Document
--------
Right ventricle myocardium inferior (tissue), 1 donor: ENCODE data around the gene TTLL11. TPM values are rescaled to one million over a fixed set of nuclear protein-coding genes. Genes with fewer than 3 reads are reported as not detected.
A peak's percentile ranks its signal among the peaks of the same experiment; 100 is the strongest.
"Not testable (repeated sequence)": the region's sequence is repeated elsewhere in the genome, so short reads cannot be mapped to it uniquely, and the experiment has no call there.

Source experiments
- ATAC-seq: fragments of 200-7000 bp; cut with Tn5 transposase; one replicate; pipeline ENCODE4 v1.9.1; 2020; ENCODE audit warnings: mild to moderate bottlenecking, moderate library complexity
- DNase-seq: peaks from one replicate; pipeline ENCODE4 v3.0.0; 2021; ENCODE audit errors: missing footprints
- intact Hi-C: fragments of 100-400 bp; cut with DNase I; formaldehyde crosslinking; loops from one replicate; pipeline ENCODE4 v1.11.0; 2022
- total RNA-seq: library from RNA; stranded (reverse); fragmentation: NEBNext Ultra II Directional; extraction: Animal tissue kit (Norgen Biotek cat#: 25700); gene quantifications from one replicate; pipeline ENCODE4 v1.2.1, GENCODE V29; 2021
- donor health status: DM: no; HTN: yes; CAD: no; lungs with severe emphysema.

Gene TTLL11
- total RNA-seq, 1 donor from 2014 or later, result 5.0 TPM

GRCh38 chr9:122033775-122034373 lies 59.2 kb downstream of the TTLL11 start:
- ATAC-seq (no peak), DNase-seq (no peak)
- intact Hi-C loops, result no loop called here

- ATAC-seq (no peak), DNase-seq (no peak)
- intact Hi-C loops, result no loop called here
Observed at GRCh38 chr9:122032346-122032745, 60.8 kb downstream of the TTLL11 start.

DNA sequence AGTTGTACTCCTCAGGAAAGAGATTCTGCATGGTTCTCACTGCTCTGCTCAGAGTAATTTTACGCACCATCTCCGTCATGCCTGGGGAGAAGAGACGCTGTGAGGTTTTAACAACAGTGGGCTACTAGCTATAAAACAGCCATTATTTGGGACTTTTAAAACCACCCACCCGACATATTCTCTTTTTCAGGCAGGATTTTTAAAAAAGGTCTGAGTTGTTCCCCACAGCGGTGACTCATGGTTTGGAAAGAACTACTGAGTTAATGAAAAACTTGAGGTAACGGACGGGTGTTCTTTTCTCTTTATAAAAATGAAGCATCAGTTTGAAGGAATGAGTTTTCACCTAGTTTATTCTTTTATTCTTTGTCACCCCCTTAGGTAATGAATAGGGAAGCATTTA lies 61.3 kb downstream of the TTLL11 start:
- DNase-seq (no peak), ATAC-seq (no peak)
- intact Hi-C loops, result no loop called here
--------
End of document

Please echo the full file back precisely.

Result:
Right ventricle myocardium inferior (tissue), 1 donor: ENCODE data around the gene TTLL11. TPM values are rescaled to one million over a fixed set of nuclear protein-coding genes. Genes with fewer than 3 reads are reported as not detected.
A peak's percentile ranks its signal among the peaks of the same experiment; 100 is the strongest.
"Not testable (repeated sequence)": the region's sequence is repeated elsewhere in the genome, so short reads cannot be mapped to it uniquely, and the experiment has no call there.

Source experiments
- ATAC-seq: fragments of 200-7000 bp; cut with Tn5 transposase; one replicate; pipeline ENCODE4 v1.9.1; 2020; ENCODE audit warnings: mild to moderate bottlenecking, moderate library complexity
- DNase-seq: peaks from one replicate; pipeline ENCODE4 v3.0.0; 2021; ENCODE audit errors: missing footprints
- intact Hi-C: fragments of 100-400 bp; cut with DNase I; formaldehyde crosslinking; loops from one replicate; pipeline ENCODE4 v1.11.0; 2022
- total RNA-seq: library from RNA; stranded (reverse); fragmentation: NEBNext Ultra II Directional; extraction: Animal tissue kit (Norgen Biotek cat#: 25700); gene quantifications from one replicate; pipeline ENCODE4 v1.2.1, GENCODE V29; 2021
- donor health status: DM: no; HTN: yes; CAD: no; lungs with severe emphysema.

Gene TTLL11
- total RNA-seq, 1 donor from 2014 or later, result 5.0 TPM

GRCh38 chr9:122033775-122034373 lies 59.2 kb downstream of the TTLL11 start:
- ATAC-seq (no peak), DNase-seq (no peak)
- intact Hi-C loops, result no loop called here

- ATAC-seq (no peak), DNase-seq (no peak)
- intact Hi-C loops, result no loop called here
Observed at GRCh38 chr9:122032346-122032745, 60.8 kb downstream of the TTLL11 start.

DNA sequence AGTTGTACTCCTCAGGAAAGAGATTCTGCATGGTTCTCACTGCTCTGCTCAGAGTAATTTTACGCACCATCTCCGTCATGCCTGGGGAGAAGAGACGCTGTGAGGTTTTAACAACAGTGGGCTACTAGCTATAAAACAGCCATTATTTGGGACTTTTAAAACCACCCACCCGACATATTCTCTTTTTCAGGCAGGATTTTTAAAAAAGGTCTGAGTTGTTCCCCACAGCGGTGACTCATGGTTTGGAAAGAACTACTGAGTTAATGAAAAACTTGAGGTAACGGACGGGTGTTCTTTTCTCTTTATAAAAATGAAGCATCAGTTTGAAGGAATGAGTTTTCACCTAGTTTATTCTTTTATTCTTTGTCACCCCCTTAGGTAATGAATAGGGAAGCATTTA lies 61.3 kb downstream of the TTLL11 start:
- DNase-seq (no peak), ATAC-seq (no peak)
- intact Hi-C loops, result no loop called here